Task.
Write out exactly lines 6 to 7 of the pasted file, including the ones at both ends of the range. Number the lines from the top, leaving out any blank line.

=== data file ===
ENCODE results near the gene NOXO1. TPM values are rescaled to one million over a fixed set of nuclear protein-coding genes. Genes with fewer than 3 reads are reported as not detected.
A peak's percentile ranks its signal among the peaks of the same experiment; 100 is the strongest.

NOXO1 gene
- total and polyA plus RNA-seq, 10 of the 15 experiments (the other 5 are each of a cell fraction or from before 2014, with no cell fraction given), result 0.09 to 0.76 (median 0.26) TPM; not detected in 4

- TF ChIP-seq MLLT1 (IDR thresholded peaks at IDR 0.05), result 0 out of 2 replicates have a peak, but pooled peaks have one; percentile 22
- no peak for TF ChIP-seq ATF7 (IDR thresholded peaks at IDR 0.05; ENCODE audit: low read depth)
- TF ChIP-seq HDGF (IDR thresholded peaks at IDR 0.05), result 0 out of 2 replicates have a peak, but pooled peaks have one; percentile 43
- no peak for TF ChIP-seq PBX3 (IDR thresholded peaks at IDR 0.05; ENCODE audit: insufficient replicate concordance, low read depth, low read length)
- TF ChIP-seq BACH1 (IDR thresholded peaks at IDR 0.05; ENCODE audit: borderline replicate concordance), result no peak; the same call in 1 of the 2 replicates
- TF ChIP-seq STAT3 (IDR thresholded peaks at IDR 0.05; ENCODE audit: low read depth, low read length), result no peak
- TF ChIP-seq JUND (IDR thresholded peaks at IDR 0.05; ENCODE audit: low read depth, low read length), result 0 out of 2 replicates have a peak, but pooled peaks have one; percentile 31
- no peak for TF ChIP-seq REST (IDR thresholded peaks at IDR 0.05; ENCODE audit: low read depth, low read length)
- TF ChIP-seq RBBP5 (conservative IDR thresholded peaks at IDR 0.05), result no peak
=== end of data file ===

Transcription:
- no peak for TF ChIP-seq ATF7 (IDR thresholded peaks at IDR 0.05; ENCODE audit: low read depth)
- TF ChIP-seq HDGF (IDR thresholded peaks at IDR 0.05), result 0 out of 2 replicates have a peak, but pooled peaks have one; percentile 43